Torts And The Dearth Of Russian Rangers

Bruce Bennett

A look at why the Rangers find themselves without a Russian player for the first time since 1998 and why it really isn't a big deal.

When Artem Anisimov was traded to the Columbus Blue Jackets in the deal to bring Rick Nash to Broadway, the Rangers lost their only Russian-born player. This means that the Rangers will be without a Russian player on the roster for the first time since the team traded Kovalev away to the Penguins in the 1998-1999 season. To most of us this really doesn't mean much, we don't really care where or players come from so long as they perform, produce, and play in a fashion that we can embrace as fans.

Perhaps it is simply an insignificant streak to break even if Russian-born Rangers hold a special place in hockey history. The first four Russians to have their names engraved on the Stanley Cup played for the Rangers in 1994 (Kovalev, Nemchinov, Zubov, and Karpovtsev). That is a pretty nifty fact to bring up at a bar but does it really mean anything that the Rangers are Russianless for the first time in almost fifteen years?

I am quite convinced that it means absolutely nothing but there are plenty of Ranger fans who will tell you that the reason there are no more Russian players on the roster is because: "Torts hates Russians." I am aware that this isn't the majority of Ranger fans and I also know that everyone is entitled to their opinion but let's take a closer look at this theory and try to explain why the Rangers only have four players on the team who aren't North American and why none of them happen to be Russian-born.

Last year only thirty Russian-born players played at least one game in the NHL, so the fact that the Rangers don't happen to have one slated to play this year isn't all that shocking. With the emergence of the KHL there are fewer Russian players in the NHL and those that do make it to the NHL are almost always the cream of the crop that come here to make big money and chase the dream of winning a Stanley Cup. It can also be debated that up until very recently the talent pool in Russia hasn't been what it used to be which is yet another reason why the league finds itself with such a notable minority of Russian players. In short, there just aren't that many Russians to go around.

We all know that John Tortorella won the Stanley Cup in 2004 as the head coach of the Tampa Bay Lightning. He accomplished this with Dmitry Afanasenkov and Nikolai Khabibulin on the roster, they happen to be Russian-born. The team also had five other European players on the roster, including former Ranger Ruslan Fedotenko. It seems to me that Torts is more inclined to use players that will help his team win and doesn't really concern himself with where they were born or what language they speak.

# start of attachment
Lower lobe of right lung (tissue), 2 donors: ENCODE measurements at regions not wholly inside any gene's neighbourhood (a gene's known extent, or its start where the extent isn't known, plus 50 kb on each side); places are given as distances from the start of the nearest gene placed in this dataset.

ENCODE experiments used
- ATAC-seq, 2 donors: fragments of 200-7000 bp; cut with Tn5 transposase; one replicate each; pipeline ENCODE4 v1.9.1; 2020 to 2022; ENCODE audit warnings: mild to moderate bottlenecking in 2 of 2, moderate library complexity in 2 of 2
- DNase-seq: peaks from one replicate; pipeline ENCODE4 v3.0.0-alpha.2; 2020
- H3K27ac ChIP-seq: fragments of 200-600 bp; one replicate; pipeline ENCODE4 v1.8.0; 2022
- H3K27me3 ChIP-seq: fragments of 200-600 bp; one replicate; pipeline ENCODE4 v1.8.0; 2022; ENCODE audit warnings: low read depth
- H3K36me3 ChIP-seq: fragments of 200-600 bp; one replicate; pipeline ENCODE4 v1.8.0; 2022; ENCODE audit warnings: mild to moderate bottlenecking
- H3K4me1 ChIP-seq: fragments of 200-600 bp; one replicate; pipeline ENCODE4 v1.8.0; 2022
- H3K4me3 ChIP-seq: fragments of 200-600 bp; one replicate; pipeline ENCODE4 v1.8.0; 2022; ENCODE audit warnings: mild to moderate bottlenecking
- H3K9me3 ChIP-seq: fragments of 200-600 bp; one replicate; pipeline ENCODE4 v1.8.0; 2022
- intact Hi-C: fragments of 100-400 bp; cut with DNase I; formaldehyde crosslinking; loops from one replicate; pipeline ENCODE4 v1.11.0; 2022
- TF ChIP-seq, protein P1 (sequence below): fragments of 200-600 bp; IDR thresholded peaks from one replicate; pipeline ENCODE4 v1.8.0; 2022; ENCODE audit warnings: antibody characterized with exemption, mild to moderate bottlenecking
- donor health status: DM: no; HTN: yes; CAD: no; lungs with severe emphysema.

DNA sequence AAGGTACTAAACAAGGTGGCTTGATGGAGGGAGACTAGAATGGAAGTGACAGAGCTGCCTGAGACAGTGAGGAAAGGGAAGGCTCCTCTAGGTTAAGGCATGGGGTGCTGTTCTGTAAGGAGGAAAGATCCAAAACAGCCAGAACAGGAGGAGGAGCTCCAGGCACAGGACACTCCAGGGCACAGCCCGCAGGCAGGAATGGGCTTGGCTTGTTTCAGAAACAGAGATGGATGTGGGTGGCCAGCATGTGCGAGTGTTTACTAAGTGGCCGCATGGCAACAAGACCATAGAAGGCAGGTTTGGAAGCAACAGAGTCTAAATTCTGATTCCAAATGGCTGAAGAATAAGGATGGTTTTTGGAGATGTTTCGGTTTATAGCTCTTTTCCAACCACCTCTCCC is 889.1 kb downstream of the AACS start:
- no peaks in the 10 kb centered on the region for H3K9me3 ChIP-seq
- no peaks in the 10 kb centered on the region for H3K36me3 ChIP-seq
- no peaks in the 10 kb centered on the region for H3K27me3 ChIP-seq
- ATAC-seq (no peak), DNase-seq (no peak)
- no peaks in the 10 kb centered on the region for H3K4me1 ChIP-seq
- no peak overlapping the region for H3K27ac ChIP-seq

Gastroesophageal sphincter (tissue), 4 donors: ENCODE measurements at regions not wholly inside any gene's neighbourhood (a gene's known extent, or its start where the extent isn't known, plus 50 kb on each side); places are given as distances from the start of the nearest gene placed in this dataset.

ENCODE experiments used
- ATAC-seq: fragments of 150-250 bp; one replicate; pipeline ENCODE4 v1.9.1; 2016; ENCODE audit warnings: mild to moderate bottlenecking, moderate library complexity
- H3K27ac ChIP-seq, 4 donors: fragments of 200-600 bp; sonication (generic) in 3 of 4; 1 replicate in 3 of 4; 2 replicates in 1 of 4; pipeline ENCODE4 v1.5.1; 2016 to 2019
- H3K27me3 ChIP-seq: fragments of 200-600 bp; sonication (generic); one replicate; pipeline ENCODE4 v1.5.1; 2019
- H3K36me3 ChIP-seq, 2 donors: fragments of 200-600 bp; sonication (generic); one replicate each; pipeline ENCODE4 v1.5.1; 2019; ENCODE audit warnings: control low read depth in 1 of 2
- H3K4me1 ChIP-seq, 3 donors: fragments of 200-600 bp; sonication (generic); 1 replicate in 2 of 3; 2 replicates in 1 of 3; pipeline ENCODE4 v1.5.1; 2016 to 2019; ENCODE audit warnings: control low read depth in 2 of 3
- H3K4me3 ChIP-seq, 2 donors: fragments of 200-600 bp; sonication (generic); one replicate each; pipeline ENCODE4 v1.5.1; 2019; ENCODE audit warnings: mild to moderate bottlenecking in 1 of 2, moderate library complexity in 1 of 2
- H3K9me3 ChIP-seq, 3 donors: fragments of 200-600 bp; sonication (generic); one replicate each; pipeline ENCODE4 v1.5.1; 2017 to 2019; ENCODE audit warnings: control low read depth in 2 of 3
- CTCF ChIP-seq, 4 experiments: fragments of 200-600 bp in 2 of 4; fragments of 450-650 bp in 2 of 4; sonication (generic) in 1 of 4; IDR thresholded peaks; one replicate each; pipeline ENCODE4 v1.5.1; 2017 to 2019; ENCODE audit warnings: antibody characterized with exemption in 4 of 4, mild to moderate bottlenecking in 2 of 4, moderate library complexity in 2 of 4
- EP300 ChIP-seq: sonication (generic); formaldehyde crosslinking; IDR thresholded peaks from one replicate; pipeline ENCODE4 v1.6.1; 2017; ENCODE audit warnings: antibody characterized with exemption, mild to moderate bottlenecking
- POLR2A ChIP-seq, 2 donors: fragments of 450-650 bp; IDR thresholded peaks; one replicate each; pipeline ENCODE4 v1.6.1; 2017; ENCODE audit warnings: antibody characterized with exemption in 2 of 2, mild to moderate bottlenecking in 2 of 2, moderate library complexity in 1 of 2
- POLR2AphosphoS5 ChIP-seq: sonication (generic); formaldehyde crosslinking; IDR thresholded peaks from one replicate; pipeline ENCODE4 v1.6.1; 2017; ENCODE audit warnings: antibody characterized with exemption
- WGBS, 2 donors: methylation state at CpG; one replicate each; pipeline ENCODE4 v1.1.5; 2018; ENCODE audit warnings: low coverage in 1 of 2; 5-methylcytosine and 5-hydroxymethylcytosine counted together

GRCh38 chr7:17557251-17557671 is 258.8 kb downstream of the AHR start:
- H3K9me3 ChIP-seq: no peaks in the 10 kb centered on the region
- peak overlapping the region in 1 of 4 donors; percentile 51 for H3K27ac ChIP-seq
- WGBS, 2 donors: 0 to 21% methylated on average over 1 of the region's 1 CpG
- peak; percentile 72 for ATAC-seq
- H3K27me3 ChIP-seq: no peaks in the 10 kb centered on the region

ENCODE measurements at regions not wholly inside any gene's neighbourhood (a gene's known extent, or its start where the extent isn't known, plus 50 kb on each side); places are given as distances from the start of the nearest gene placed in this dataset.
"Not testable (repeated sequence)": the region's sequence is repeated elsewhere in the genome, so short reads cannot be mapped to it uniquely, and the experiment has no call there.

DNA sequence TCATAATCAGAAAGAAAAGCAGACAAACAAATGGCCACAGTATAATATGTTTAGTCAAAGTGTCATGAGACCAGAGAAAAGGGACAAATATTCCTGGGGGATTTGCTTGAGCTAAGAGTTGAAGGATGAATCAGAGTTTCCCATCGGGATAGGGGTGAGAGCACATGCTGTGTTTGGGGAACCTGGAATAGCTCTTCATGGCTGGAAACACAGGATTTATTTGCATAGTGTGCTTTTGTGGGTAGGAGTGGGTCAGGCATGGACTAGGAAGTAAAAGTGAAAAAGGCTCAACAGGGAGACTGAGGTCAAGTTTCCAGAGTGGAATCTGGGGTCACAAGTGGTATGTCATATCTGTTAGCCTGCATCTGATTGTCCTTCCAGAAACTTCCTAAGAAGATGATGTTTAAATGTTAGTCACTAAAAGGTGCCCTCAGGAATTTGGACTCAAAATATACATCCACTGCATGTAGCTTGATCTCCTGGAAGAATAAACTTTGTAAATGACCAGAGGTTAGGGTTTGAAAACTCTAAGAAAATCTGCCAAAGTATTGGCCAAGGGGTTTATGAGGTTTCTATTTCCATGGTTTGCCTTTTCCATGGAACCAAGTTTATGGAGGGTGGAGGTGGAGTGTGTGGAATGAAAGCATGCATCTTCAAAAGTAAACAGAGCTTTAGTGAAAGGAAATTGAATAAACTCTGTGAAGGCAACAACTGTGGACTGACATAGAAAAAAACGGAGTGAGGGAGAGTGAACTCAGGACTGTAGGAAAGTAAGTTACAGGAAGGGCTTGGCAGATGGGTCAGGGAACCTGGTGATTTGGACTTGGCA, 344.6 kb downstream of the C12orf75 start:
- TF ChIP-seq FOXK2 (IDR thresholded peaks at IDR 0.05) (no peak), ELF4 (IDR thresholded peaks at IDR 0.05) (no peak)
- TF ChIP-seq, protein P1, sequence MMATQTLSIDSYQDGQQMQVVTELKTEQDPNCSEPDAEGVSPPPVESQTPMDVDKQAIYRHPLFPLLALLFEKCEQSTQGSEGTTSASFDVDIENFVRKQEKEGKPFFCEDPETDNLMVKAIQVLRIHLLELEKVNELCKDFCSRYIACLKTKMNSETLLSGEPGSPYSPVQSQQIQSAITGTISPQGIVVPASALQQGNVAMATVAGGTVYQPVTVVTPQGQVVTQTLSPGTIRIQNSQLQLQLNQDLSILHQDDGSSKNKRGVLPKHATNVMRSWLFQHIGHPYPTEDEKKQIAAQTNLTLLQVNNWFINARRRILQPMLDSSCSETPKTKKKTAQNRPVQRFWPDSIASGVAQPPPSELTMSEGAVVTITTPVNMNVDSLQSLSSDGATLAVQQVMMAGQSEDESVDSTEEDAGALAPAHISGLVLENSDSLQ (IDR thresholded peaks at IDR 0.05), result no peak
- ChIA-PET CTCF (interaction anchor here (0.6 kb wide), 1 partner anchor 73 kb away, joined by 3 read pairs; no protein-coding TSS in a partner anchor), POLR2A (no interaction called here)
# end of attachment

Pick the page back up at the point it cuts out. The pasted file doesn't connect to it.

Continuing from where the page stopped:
So where did the theory of John Tortorella's alleged mistrust and aversion to Russian and European players come from? One can look to the short stays of several one-dimensional European players in recent Rangers history including Alex Frolov, Nikolai Zherdev, Wojtek Wolski (technically Canadian), and Enver Lisin as the origin of this theory. These players had brief careers as Rangers for a good reason; they didn't fit into the system and with the exception of Zherdev they didn't produce when given important minutes. I am sure some of you will ask why and how Brad Richards, Rick Nash, and Marian Gaborik "fit into the system". It is too early to speak for Nash but both Richards and Gabby have underrated defensive games and are clearly here to produce and so far they have proven that they can.

Imagine for a second if the Rangers could somehow acquire Pavel Datsyuk, Evgeni Malkin, Alex Ovechkin or a shut-down Russian blueliner... would they hesitate because they are Russian? Of course they wouldn't. Any player with truly elite skill or any player that handsomely fits into the team's current system, style of play, and the chemistry and balance of the team will be embraced with open arms by both the fans and the coaching staff. John Tortorella doesn't have an aversion to Russian and European players, he is drawn to two-way players that he can trust with important ice time. Players like Ryan Callahan and Artem Anisimov.

So is it safe to say that this theory of Torts' aversion to European (especially Russian) players is more than a bit unfair or might the theory still hold some water? Have at it in the comments.

Let's go Rangers.

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